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COLLECTING OF SAMPLES FROM FOR SKIN LESIONS

For most dermatological conditions, diagnosis may be established on the basis of physical examination and clinical history without the collection of diagnostic specimens. Important characteristics to be noted on physical examination include the nature of the skin lesions (erythematous, macular, papular, maculopapular, vesicular, bullous, petechial, purpuric, etc.) and the anatomic distribution of spread (central, peripheral, diffuse, etc.)

In cases of indeterminate diagnoses, unusual presentations, and some rare conditions, collection of specimens from rashes and/or skin lesions may be necessary. In the case of vesicular rashes, specimens for microscopy and culture are taken directly from vesicles. In other exanthemata(macular and/or papular), the diagnosis may be more readily established from alternative specimens (e.g. blood cultures, serology).

In suspected cutaneous anthrax or bubonic plague, specimens from the skin lesions (scars and buboes, respectively) and blood cultures may be taken.


MATERIALS

SUPPLIES REAGENTS

Sterile swabs and appropriate transport media

Sterile screw cap vials

Sterile lancets or needles (for piercing of vesicles).

Syringe with wide-bore needle (for aspiration of abscesses/buboes)

Wide mouth screw-cap containers (for biopsy specimens)

Glass slides and slide boxes

Sterile saline


PROCEDURE

I. Vesicular or vesiculo-pustular rash and Slide preparation (for diagnosis of viral infections).

STEP ACTION
1

HSV-infected cells are present in greatest numbers in the base of the vesicles or ulcers that are useful for direct HSV-1 and HSV-2 antigen detection.

2

Clean the fresh mature vesicle or ulcer with 70% ethanol.

3

Using a tuberculin syringe fitted with 26-27 gauge needle, insert the needle, bevel edge up, into the base of the vesicle.

4

Aspirate fluid and immediately, carefully inject the fluid into a vial containing 1- 2ml viral transport media; rinse once.

5

Lift the membrane of the vesicle and using a sterile Dacron swab, firmly rub at the base of the ulcer (Calcium alginate swabs cannot be used).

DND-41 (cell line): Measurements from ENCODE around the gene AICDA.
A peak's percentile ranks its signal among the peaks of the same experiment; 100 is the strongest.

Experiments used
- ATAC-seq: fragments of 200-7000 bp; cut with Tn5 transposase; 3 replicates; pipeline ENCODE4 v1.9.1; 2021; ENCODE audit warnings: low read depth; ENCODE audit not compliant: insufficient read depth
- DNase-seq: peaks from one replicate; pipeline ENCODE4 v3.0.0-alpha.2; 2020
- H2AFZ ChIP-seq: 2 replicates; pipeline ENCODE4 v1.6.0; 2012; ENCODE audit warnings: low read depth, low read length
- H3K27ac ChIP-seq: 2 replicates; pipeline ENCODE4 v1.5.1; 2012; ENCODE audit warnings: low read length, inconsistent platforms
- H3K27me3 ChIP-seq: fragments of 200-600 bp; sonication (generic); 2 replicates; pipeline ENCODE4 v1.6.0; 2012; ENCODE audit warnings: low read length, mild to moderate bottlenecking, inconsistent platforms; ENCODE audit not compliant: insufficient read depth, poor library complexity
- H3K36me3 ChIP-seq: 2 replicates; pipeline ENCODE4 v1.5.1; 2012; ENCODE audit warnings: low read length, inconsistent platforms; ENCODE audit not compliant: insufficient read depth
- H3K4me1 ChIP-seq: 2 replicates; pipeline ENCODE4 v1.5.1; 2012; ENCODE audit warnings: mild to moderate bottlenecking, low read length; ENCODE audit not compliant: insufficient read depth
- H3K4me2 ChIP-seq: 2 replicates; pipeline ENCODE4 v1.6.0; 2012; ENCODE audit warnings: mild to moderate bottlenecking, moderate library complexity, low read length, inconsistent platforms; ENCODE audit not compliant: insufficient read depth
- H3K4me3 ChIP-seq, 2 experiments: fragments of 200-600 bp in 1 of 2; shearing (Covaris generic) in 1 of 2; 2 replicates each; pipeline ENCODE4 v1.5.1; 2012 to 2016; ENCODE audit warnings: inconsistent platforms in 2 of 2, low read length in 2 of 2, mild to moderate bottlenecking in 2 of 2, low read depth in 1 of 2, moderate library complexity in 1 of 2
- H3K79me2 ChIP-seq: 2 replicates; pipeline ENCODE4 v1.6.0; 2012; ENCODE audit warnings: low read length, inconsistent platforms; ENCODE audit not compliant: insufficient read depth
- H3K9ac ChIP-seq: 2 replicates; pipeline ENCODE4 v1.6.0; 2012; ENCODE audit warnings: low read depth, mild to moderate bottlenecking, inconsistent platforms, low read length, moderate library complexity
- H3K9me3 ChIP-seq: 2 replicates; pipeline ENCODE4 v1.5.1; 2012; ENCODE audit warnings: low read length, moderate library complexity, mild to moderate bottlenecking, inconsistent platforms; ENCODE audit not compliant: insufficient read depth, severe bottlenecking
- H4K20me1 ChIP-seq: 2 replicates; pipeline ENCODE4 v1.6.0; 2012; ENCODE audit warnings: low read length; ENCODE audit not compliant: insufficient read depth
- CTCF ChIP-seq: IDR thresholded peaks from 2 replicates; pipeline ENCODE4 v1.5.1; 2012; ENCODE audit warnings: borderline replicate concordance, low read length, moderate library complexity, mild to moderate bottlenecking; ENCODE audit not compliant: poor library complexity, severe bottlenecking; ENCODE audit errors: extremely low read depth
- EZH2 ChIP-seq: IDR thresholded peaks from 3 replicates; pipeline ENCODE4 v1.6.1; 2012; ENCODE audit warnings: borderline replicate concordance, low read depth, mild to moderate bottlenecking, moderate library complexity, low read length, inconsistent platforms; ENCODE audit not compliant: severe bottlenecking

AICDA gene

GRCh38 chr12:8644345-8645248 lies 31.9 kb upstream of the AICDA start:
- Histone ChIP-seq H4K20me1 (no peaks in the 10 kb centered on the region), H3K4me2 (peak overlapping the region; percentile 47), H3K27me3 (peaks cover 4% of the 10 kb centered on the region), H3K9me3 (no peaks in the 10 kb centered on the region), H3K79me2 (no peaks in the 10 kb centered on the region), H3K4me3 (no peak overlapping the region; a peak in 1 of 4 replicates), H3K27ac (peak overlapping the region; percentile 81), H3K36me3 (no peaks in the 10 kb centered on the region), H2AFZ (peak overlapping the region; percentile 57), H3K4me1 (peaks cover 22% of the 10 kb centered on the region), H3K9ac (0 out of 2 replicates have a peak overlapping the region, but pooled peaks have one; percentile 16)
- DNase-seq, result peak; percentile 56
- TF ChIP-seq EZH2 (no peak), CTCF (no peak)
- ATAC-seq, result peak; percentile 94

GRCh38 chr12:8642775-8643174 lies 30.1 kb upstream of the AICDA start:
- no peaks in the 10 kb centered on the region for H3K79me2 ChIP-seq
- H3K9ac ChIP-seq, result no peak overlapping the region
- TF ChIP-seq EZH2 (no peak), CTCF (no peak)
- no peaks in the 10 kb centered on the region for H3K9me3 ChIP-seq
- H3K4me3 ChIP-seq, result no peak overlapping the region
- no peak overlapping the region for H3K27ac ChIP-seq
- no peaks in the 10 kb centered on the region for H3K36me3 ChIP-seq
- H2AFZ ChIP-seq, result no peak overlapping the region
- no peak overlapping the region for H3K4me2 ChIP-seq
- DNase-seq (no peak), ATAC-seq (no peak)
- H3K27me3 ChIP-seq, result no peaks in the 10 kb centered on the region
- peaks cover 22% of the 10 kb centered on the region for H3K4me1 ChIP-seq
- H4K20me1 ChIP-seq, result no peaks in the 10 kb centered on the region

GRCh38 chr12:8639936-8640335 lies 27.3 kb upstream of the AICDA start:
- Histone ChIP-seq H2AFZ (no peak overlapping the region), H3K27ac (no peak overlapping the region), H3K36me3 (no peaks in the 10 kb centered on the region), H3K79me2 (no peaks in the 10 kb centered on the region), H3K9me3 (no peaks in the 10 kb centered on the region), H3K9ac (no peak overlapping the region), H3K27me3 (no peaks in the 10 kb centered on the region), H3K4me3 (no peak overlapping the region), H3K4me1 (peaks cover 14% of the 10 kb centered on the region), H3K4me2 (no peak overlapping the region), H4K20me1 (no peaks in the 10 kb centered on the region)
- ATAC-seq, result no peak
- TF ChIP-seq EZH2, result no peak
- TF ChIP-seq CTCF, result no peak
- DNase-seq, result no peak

6

Immediately place the swab in the vial containing viral transport media.

7

Carefully scrape cells from base of the ulcer with scalpel or curette.

8

Rinse the lesion with two to three drops of viral transport media to make a cell suspension.

9

Aspirate the suspension and prepare three spots on a clean glass microscope slide

10

The slide should be left to dry in air.

11

Fix in cold acetone

12

Place in a slide box for transport to the laboratory


II. Crusting stage

STEP ACTION
1

Gently ease off crust with a lancet or scalpel and a pair of disposable forceps

2

Take 5-10 crusts, place them in a plastic screw-cap vial. Make sure the lid is tightly closed.

3

Label the specimen containers

4

Discard forceps, lancets and scalpels into sharps disposal container.

Do not re-use forceps on specimens from another patient.


If cutaneous anthrax is suspected, the vesicular fluid under the scar is a better diagnostic specimen than a piece of the scar.


III. Aspiration of abscesses

Aspiration of abscesses should only be performed by experienced personnel

STEP ACTION
1

Disinfect the skin overlying the abscess/bubo with 70% isopropyl alcohol.

2

Aspirate the fluid from the abscess with a sterile needle and syringe. Only enough fluid to perform the diagnostic tests is required.

3

Transfer the aspirate aseptically into a sterile tube with transport medium.